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Budget Speech 2017

South Africa's growth and transformation

Moderate GDP growth recovery


Our expectation at this stage is that GDP growth will increase from 0.5 per cent last year to 1.3 per cent in 2017, and will continue to improve moderately over the medium term.


The services sector was the main contributor to growth in 2016, bringing nearly 120 000 new work opportunities.
Mining continued to underperform while manufacturing output was supported by buoyant sales in petrochemicals, food and beverages and motor vehicles. Mining and manufacturing employment declined by 80 000 jobs in 2016.
Weak business confidence and low levels of profitability weighed on investment across all sectors.
Though the policy interest rate has increased by 2 percentage points since 2014, inflation ended the year above the target, with food prices continuing to reflect the impact on agriculture of poor rainfall.
Lower growth in our trading partners in Africa and elsewhere has contributed to sluggish export earnings.


We expect somewhat higher growth in the coming year on the strength of a number of favourable trends:

Commodity prices have rebounded
The exchange rate has recovered from its rapid depreciation last year, which bodes well for capital flows, inflation and business and consumer confidence
Drought conditions have abated in most of the country
Production stoppages associated with industrial disputes have been comparatively low
Electricity supply has improved, allowing new connections and industrial demand to be accommodated.


But the projected rate of growth is not sufficient to reduce unemployment or impact significantly on poverty and inequality. It falls well short of our NDP goals.


Madam Speaker, we know what to do to get ourselves out of the present low growth trap. “Ditau ge di shumishana di ka bolaya nare.” (If lions work as a team they will bring down even a buffalo.)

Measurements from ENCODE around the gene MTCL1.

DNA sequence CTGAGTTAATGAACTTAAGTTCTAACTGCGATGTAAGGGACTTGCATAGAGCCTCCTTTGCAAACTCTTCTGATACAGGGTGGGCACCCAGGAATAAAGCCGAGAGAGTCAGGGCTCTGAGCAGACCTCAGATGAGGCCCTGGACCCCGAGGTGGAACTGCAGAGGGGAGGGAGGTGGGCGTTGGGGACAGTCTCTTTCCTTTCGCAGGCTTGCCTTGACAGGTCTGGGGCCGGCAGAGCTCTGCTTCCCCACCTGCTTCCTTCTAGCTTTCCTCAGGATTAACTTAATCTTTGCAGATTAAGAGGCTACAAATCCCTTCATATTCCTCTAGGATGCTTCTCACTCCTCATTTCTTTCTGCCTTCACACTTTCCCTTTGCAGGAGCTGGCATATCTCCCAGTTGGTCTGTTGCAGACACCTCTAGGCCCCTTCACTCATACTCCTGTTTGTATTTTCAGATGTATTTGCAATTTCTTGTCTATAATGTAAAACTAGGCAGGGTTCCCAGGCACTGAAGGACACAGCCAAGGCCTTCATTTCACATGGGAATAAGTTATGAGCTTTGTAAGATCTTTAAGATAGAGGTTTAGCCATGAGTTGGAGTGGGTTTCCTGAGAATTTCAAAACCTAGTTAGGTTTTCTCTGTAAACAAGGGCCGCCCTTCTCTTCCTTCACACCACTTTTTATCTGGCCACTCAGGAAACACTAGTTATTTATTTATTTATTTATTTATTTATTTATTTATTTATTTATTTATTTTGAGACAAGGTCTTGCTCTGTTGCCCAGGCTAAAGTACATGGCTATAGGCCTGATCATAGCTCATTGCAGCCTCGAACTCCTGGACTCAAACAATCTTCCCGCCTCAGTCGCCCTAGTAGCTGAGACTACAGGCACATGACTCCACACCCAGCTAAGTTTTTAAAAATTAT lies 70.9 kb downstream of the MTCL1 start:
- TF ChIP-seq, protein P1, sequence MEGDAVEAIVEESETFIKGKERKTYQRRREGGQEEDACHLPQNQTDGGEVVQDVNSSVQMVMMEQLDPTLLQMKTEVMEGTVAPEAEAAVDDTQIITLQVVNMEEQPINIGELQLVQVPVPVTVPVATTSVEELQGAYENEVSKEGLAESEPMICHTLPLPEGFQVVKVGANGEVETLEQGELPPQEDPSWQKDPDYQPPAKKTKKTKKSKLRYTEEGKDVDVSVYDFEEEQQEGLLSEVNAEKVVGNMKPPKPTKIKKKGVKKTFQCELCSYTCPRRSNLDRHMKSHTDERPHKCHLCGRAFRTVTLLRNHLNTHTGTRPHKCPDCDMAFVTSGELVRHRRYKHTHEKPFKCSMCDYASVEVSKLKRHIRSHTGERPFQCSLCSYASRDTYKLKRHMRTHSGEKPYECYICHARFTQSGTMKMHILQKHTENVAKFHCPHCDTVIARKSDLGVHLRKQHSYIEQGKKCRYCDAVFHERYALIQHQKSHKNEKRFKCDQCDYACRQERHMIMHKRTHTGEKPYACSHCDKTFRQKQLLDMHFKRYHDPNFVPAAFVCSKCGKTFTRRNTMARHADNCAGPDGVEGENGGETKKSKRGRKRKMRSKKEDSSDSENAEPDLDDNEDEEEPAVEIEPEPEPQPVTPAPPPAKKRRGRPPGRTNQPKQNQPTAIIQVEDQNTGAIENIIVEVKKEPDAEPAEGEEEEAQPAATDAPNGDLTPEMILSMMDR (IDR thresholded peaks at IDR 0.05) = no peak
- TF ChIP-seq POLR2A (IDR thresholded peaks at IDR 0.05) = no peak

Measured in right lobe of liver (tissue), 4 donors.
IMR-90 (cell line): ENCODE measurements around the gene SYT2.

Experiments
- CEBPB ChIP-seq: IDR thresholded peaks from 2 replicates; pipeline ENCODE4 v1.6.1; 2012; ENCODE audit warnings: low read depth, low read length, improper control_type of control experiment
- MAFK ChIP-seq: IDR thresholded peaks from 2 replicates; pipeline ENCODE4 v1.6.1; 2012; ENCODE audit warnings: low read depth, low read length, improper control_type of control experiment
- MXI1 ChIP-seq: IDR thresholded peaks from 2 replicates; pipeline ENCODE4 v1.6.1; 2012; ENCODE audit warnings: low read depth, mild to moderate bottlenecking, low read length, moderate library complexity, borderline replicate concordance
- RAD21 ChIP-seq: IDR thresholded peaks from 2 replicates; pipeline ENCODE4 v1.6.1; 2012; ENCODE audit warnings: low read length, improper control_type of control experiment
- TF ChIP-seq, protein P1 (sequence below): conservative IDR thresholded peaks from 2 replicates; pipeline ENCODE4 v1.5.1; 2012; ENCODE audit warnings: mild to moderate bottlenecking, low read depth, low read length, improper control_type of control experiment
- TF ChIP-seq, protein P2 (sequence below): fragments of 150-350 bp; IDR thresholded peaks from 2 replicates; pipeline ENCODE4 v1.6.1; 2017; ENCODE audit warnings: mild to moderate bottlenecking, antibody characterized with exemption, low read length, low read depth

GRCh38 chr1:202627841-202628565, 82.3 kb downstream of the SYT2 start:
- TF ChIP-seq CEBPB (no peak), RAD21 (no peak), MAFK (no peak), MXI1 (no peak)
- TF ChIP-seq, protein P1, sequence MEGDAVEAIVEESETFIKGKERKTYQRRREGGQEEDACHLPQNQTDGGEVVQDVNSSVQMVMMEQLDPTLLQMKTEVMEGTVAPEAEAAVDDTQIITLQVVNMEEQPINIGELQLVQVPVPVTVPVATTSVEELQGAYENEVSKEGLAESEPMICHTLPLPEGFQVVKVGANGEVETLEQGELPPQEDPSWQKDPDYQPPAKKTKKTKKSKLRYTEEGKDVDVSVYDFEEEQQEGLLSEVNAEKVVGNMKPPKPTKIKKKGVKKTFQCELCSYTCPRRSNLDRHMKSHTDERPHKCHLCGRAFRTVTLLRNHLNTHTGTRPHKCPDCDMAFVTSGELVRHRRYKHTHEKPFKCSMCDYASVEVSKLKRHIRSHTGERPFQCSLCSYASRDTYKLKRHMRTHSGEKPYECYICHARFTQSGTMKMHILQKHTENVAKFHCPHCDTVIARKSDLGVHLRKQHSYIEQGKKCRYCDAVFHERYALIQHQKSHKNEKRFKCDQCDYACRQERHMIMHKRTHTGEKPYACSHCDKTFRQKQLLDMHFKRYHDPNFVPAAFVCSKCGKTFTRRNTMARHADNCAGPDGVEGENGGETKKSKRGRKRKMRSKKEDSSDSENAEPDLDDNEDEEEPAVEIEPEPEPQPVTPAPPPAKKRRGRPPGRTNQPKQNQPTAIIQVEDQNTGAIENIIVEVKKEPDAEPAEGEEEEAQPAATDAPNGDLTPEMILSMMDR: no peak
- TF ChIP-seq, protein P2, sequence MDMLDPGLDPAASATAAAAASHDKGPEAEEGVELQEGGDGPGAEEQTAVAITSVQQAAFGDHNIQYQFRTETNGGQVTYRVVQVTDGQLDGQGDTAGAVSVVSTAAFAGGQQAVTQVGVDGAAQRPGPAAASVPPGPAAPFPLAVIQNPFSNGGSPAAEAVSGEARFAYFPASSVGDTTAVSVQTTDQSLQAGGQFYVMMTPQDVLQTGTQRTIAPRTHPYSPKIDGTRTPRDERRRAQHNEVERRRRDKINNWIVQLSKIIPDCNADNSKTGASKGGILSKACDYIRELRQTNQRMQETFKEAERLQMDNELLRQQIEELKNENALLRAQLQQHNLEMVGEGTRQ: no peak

In order to boost investment in the short term, there are several specific imperatives:

Finalising legislation relating to mining development and land redistribution.
Implementing the transition from analogue to digital television, which will release spectrum for broadband services.
Continuing our independent power producer programme, both in renewables and to take advantage of gas investment opportunities.
Further strengthening of economic regulatory functions and streamlining investment approval processes.
Production-friendly industrial relations and prompt resolution of disputes.
An enabling environment for small enterprises and support through leveraging both public and private sector procurement budgets.
Focused support on labour-intensive sectors, including agriculture, agro-processing and tourism-related services.
Strengthening regional ties and trade links.
Safeguarding South Africa’s investment-grade credit rating.


The 2017 budget allocates funds over the MTEF period to support economic growth in various programmes:

R3.9 billion for small, medium and micro enterprises and cooperatives.
R4.2 billion for industrial infrastructure in special economic zones and industrial parks.
R1.9 billion for broadband implementation.
R3.9 billion for the Council for Scientific and Industrial Research.
An additional R494 million for tourism promotion.
An additional R266m to support the aquaculture sector and realise the goals of the Oceans Economy Phakisa Operation.
Spending on agriculture, rural development and land reform amounting to nearly R30 billion by 2019/20.


Effective implementation of these and other programmes and initiatives will set us on a higher growth trajectory than currently projected. Progress in engagements between government, the business sector and social stakeholders is imperative.